WeHo to Consider Stepping Up Efforts to Lure a Metro Line Stop

Metro LineThe City Council will consider a proposal Monday to step up the city’s efforts to bring subway service to West Hollywood.

The proposal by Councilmembers John Heilman and Jeffrey Prang calls for the city to engage a lobbyist to promote the need for Metrorail services in West Hollywood.

The proposal notes that WeHo lobbied heavily for including a West Hollywood spur as part of the Metrorail west side extension. In an analysis of options for that extension, “one of the best performing alternatives was one that connected the Hollywood and Highland Metro station to the Westside extension on Wilshire by going through West Hollywood and connecting to the Wilshire line either via La Cienega or San Vicente. ”

Metro decided it couldn’t afford to include that option in its west side extension plans. But, the Heilman / Prang proposal notes “former Los Angeles Mayor Antonio Villaraigosa assured West Hollywood representatives that West Hollywood would be ‘next in line’.”

The proposal recommends a lobbying effort that would engage local residents and businesses as well as labor unions, community groups and neighborhood councils to press Metro board members to include West Hollywood in Metro’s subway development.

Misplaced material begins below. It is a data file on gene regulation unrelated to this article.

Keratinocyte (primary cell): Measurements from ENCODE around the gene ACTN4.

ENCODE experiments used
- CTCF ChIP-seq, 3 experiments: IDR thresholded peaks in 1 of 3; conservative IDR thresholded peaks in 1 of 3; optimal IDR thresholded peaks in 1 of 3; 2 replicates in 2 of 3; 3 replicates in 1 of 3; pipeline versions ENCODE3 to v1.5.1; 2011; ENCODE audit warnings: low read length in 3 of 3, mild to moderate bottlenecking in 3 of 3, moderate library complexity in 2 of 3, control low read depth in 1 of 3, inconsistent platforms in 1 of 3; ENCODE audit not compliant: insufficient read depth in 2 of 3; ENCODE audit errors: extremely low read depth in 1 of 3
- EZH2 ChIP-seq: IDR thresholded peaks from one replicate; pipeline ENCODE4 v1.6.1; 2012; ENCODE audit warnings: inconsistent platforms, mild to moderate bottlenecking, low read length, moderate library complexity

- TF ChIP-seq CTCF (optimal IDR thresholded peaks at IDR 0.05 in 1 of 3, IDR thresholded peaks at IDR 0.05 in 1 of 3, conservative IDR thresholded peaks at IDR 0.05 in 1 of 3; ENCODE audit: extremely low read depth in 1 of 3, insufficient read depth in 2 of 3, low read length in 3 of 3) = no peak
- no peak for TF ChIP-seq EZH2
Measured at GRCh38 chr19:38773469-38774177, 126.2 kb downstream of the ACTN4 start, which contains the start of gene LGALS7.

The Council will consider the Heilman / Prang proposal at the same meeting at which it conducts a “mobility workshop” with the city’s Transportation Commission.”

Under discussion at the workshop will be elements of the city’s 2035 General Plan, a long range plan for urban development. That plan notes that one of the city’s primary goals has been creating a pedestrian community in West Hollywood. But it also notes the difficulty of doing that in a compact city located in the middle of a major urban area.

“Due to the City’s regional context, it is anticipated that auto congestion may continue to increase because of growth in other places in the Los Angeles region, even if no new growth occurs within West Hollywood,” the mobility section of the general plan states. “This is partly because new housing development many miles from the City will continue to attract more individuals interested in spending time or seeking employment in West Hollywood, or who simply pass through the City to reach other destinations.”

That mobility section notes that within the city’s 1.9 square miles there are there 45 miles of roadway, 87 miles of sidewalks and 5.4 miles of bicycle lanes.

The mobility workshop follows a Council decision in February to reject a proposal by Mayor John D’Amico and Councilmember John Duran to place traffic officers at intersections along Santa Monica Boulevard to test whether that would reduce traffic congestion.

The other council members rejected that proposal, citing its expense and concerns about whether it would provide the data really needed to improve traffic flow during rush hours. The Council asked Heilman and Prang to work with the city’s Community Development Department on other ideas.

The Council’s mobility workshop will take place at 6 p.m. at the City Council Chambers at 625 N. San Vicente Blvd. south of Santa Monica. The regular Council meeting will begin at 7:30 p.m.

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